We’re often told to continuously upgrade our skills because we need to stay relevant in times of changing needs. And one way to do that is through taking up courses. Plus, doing so can be helpful when we choose to switch careers.
That’s quite a hefty sum to fork out at once, especially when you don’t have that much disposable cash at hand.
In addition, when it comes to taking up short-term courses in Singapore, you won’t be able to get an education loan, student loan or a study loan to pay for it. So it’s easy to use cost as an excuse to put off learning new skills.
However, given the current COVID-19 situation and impending economic recession, business needs are changing. It’s becoming more crucial for us to stay relevant to ensure that we remain employable. So, short courses are a good investment that will pay off in the long run — if you can afford them.
But if you don’t have much cash on hand, are there ways to cover the cost for these courses?
One way is to use your SkillsFuture Credit.
Alternatively, you may also consider taking a personal loan in Singapore to pay for these short-term courses.
What Is SkillsFuture Credit?
SkillsFuture Credit is a S$500 open credit given by the government for Singaporeans to pay for eligible courses. The aim of this initiative is to encourage lifelong learning among Singaporeans, ensuring that we stay relevant in the workforce.
Even though the government subsidy covers up to 90% of course fees for these eligible courses, there’s still that remaining cost that we have to pay. This amount can be paid using the SkillsFuture Credit.
Plus, these credits don’t expire and the government will provide periodic top-ups, so you can accumulate your credits for future courses.
The government is providing a one-time S$500 credit top-up for Singaporeans aged 25 and above in 2020.
This one-off credit top-up can be used for more than 8,000 courses offered by the Institutes of Higher Learning (IHLs) and NTUC LearningHub from 1st April 2020 onwards.
From 1st October 2020 onwards, this amount can be used to pay for the full range of SkillsFuture Credit-eligible courses. The top-up will expire on 31st December 2025.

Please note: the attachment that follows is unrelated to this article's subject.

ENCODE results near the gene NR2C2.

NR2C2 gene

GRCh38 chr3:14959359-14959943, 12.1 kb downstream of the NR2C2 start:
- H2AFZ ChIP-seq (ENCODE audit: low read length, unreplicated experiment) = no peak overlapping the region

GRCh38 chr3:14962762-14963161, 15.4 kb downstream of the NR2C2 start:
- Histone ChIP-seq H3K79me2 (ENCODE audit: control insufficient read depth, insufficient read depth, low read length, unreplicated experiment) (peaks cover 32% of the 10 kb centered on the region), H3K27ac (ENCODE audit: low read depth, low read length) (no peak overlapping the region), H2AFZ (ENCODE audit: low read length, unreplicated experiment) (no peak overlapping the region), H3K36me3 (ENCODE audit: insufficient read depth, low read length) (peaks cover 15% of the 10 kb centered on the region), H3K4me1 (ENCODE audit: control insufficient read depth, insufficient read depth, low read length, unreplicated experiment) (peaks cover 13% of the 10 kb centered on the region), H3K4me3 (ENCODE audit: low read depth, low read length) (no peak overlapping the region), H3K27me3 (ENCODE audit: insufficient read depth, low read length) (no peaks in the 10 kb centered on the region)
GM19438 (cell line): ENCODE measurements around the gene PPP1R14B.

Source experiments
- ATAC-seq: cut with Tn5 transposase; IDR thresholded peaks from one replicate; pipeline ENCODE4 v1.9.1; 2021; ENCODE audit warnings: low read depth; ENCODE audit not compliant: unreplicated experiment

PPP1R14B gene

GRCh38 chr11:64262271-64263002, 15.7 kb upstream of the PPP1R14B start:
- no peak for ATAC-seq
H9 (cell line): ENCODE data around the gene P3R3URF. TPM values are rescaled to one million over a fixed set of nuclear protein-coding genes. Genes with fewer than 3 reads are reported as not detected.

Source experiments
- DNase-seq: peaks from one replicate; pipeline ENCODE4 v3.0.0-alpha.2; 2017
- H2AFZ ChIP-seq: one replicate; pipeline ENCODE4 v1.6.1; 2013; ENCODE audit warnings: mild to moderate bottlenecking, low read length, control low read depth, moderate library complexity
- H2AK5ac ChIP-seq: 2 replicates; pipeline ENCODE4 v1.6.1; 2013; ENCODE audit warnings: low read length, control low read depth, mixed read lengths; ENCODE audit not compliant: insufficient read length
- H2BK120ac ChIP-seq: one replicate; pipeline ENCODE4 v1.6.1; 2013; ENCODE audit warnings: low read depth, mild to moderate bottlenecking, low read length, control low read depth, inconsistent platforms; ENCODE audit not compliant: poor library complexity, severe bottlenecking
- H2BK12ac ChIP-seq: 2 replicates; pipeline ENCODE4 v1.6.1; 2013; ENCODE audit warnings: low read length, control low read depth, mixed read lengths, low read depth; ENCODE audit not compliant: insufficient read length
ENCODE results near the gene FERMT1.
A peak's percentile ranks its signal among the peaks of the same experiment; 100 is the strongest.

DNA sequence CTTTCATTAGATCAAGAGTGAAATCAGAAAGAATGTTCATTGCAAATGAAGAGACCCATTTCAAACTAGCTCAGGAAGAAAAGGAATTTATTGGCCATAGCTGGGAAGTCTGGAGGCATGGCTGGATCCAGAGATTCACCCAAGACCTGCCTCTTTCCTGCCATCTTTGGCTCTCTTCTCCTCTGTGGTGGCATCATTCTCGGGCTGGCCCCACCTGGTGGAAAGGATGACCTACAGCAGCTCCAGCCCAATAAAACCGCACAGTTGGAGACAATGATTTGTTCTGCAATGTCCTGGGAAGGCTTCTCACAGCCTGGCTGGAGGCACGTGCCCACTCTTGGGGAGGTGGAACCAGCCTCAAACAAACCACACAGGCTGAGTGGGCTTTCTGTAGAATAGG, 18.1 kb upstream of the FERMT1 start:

In addition, for Singaporeans aged 40 to 60 years old, there’s the mid-career support provided through an additional one-off credit of S$500. This is meant to improve their access to career transition programmes.
This additional sum will also be valid until 31st December 2025 to give individuals ample time to reskill for new career opportunities.
Here’s a summary of the amount of SkillsFuture Credit and top-up you’ll get based on your age:
|Type||SkillsFuture Credit||Credit Top-Up||Mid-Career Support|
|Expiry||No expiry||31st December 2025||31st December 2025|
|Eligible courses||Full range of SkillsFuture Credit-eligible courses||Can be used for full range of SkillsFuture Credit-eligible courses from 1st October 2020||Selected courses only|
|Additional requirements||Singaporeans that are 25 years old and above||Singaporeans that are 25 years old and above||Singaporeans that are 40 to 60 years old|
With the additional credits provided, it’s a good opportunity to pick up new skills now!
There are many courses you can take with the SkillsFuture Credit, such as graphic design, financial planning, baking, flower arrangement, or even a new language.
Plus, the large variety of courses available makes it easier for people to diversify and change industries.
But what if you can’t use your SkillsFuture Credit to pay for your short-term courses? That’s when a personal loan in Singapore can come in handy.